Since the emergence of search engines in the 90’s there have been individuals trying to manipulate the algorithms in an effort to get their site to the top of the results pages which has sparked an arms race between the search engines and SEO specialists. Have businesses who try to improve their positions been duped into looking in the wrong direction when judging how successful their efforts have been?
Most businesses who consider SEO will start off by asking the question ‘How do I get to number one?’ It’s easy to understand why. It is certainly important to understand how vital rankings can be. While there have been many studies into average SEO Click Through Rates (CTR) in comparison to rankings, all offer varying results and there is no definitive answer. However, is this all you should expect from your SEO activities? Whilst it is undoubtedly important to maintain a focus on rankings, should we not also look beyond the rankings and deeper into your visitors’ activity and interaction with your site? With algorithms constantly evolving to take into consideration new web trends and search behaviour in order to offer more bespoke and relevant results, are businesses in danger of judging success on a matrix which is becoming less important and far from accurate?
Simply owning a site and expecting a new revenue stream overnight is not enough and is a recipe for disaster. As search engines and the web evolve it’s becoming increasingly important to adopt a proactive approach to SEO. Measuring success is not as black and white as it may have once been. There are many ways you could judge the success of your SEO activities but deciding which are important is the hardest part.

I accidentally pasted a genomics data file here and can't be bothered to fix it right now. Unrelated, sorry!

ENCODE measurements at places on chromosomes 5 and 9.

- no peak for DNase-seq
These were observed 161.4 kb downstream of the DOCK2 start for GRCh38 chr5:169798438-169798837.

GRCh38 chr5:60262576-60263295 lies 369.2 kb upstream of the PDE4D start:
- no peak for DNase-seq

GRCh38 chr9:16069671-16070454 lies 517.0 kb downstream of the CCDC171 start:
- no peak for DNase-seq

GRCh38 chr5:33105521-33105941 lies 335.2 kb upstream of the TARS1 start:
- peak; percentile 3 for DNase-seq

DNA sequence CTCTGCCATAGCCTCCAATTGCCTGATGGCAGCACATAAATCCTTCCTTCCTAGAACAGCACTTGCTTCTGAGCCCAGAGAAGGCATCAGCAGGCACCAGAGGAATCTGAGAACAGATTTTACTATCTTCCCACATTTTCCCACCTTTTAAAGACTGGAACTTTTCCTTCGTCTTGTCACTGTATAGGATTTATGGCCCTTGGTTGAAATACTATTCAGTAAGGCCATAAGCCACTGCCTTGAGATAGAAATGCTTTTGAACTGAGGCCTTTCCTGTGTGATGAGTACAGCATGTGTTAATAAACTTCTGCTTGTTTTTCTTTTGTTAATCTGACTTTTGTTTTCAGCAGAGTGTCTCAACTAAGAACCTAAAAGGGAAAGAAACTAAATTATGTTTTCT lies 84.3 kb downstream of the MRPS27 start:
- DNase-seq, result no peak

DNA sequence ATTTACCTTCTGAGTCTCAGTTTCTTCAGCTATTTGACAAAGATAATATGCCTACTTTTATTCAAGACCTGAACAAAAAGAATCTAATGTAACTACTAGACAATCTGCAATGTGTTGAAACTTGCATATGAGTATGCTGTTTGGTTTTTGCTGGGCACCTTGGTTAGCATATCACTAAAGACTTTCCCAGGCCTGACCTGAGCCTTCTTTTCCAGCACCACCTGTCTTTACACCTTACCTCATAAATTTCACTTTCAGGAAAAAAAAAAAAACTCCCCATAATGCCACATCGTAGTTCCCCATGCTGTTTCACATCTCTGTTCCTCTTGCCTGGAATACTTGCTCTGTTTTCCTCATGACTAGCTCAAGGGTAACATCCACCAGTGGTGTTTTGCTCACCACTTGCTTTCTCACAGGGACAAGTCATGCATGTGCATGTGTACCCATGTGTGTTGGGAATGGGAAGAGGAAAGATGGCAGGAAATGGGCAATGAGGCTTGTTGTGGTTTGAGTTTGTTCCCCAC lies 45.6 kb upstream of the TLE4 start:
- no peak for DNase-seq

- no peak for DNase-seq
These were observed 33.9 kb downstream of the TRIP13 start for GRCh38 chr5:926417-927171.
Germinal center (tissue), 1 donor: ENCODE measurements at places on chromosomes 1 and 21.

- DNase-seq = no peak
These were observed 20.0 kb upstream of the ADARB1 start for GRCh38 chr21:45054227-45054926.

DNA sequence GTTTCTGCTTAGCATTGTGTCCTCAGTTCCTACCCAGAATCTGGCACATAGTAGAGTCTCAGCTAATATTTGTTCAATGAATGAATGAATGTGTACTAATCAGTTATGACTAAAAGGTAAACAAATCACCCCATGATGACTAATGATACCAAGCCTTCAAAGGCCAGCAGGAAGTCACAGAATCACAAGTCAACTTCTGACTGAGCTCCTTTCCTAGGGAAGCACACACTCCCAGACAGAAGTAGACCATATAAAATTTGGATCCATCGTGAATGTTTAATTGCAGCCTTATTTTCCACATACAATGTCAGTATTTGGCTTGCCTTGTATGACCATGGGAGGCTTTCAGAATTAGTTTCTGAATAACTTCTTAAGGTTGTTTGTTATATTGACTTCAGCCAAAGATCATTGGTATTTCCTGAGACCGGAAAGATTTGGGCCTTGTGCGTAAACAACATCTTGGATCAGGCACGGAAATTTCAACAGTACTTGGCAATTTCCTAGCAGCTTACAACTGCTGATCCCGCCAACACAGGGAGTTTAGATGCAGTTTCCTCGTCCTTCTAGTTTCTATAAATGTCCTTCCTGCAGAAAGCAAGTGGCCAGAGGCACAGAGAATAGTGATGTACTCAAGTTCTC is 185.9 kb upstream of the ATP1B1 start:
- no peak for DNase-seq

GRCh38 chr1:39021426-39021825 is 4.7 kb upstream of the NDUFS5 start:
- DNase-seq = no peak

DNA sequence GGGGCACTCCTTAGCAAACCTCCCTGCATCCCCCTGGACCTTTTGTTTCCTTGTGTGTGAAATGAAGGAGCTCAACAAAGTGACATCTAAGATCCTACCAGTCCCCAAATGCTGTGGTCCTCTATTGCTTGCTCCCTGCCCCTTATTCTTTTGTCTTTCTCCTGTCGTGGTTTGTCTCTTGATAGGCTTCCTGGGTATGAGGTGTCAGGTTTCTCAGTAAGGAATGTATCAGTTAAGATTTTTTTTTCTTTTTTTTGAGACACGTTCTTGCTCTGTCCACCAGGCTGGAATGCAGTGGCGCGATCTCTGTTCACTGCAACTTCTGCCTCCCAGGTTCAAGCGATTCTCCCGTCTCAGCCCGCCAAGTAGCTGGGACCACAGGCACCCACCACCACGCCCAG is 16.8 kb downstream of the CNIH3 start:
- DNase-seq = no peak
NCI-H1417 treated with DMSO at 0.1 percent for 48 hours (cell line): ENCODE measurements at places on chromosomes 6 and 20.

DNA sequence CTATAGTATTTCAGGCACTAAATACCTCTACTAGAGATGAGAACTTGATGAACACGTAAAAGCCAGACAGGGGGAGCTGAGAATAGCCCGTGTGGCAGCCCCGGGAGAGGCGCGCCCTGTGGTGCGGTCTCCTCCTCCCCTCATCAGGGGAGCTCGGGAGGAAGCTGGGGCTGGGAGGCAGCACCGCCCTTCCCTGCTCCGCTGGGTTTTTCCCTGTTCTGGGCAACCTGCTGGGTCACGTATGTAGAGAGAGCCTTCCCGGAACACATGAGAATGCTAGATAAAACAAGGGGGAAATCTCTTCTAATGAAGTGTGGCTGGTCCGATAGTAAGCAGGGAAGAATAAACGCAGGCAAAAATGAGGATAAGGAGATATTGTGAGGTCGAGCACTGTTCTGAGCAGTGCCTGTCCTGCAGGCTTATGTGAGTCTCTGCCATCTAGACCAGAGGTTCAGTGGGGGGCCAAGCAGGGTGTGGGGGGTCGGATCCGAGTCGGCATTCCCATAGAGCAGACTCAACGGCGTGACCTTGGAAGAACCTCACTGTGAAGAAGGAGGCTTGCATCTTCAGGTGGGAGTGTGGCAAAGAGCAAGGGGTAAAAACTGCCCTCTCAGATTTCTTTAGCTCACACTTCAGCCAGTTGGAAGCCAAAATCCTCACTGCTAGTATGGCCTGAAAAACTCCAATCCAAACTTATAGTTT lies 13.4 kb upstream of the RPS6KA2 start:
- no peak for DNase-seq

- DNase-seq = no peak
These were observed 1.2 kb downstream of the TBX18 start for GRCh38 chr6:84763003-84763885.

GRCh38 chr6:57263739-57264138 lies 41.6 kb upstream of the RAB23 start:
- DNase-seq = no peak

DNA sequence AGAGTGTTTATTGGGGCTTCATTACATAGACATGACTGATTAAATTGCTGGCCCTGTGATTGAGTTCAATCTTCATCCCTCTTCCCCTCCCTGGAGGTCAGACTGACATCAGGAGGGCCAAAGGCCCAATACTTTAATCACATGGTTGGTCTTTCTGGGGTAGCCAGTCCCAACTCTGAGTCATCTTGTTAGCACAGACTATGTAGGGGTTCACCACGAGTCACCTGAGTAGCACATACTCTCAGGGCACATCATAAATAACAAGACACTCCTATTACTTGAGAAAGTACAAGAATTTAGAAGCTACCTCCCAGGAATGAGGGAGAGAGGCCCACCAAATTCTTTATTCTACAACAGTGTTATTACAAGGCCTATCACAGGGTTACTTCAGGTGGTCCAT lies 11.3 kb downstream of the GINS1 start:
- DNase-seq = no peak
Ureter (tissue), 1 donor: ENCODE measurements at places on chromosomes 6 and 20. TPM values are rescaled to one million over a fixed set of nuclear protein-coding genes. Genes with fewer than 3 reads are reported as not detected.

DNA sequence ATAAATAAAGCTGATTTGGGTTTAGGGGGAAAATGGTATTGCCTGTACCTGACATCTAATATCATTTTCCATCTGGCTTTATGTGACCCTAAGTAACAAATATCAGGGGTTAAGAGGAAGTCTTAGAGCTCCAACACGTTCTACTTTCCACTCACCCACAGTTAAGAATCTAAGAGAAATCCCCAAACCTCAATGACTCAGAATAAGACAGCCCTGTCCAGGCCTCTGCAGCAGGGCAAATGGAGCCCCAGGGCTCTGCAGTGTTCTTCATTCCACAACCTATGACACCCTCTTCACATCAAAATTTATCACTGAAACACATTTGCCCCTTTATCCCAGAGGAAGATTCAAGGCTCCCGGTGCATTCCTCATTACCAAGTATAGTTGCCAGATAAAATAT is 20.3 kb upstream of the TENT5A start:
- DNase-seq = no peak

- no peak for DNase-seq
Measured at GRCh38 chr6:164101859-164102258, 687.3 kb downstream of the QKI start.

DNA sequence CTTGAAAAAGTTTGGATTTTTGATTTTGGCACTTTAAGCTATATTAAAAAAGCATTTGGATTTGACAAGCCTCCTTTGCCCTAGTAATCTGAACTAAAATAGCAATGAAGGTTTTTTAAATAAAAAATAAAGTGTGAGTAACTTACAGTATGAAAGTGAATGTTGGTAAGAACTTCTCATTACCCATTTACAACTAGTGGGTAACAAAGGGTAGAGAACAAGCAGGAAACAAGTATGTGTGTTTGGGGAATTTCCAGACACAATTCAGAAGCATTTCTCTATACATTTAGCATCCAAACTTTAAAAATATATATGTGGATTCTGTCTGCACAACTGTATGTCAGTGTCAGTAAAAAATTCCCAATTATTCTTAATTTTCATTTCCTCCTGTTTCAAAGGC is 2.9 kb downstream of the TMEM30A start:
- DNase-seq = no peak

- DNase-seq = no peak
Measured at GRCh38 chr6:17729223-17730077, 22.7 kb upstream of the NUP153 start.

My 5 main reasons you should consider drilling deeper than just monitoring your positions in the search engines are:
Personalised Search - This is an old algorithm which tries to return results that are more personalised to the user. The effect of this is not dramatic but it does mean you could be seeing slightly different results than others.
Geographical Targeting - This is very similar to personalisation and is another example of how each customer may be view slightly different results.
Google Instant - Currently an unknown element but it’s likely to encourage users to refine their search on the fly and onto long tail. This will make the performance of head terms look worse. As monitoring the long tail terms requires further investigation than just rank position, they could hide the shift from head to long tail to anyone who does not drill further into their site reports.
High rankings don’t always equal good quality traffic - There is a danger to only target the high volume terms. Unfortunately these terms typically drive irrelevant or low quality traffic.
High rankings don’t always equal high traffic volume - Many businesses suffer from being too close to their products and target industry terms that their customers would never consider.
So, what KPIs should you be tracking in 2011? Keep an eye out for next week’s post on potential metrics that could offer a more accurate measure of success for your business.
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